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Friday, 16 March 2012

YES: A kind of magick


Union Live Part Three
I think that the last word about the Union Live DVD should go to one of the major players on it, Mr Rick Wakeman. I have been working on a reissue of one of his volumes of autobiography in which he wrote:

Yes were also in the middle of recording an album, and the general plan was to merge the two products, produce one album and call it Union. (When I heard the finished product I renamed it “Onion" as it made me cry every time I played it.)

More time was obviously needed to enable the albums to be merged successfully, but time was something that I didn’t have. I had a solo tour contractually booked and so was very limited to the amount of extra work that I could put in on the project. The end result was, as far as I was concerned, an unmitigated disaster and the worst piece of Yes product ever released to the general public.

The tour, however, was a totally different kettle of fish.

I arrived in Florida for the rehearsals, full of excitement and expectation. I sensed in a strange way that such a tour would only ever happen once, as there were too many personality clashes waiting in the wings for a head-on musical tight, so I had already decided that I was not going to get involved in Yes politics but just thoroughly enjoy performing the music - and that is exactly what I did.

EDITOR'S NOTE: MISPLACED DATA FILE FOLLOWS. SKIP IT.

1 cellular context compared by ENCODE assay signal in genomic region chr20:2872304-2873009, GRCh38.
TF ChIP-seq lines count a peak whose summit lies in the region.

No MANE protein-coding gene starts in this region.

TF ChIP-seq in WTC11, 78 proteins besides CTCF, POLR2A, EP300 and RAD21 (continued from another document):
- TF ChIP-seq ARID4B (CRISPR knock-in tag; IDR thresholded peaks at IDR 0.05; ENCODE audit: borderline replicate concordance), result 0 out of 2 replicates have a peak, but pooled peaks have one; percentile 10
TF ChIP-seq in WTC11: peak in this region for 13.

It was wonderful playing with Chris Squire and Alan White again, and Trevor Rabin and I also struck up a tremendous relationship. The tour lasted nearly a year and virtually went round the world, with the last performances taking place in Tokyo early in 1992.

Far be it for me to argue with Mr W, but I really enjoyed Union when it first came out two decades ago, and whilst it is not the best album they made, it is still a personal favourite. And I have to agree with him, there was something completely magickal about the tour, and that magick comes across on the DVD.

Trust me guys, it is well worth the small investment.

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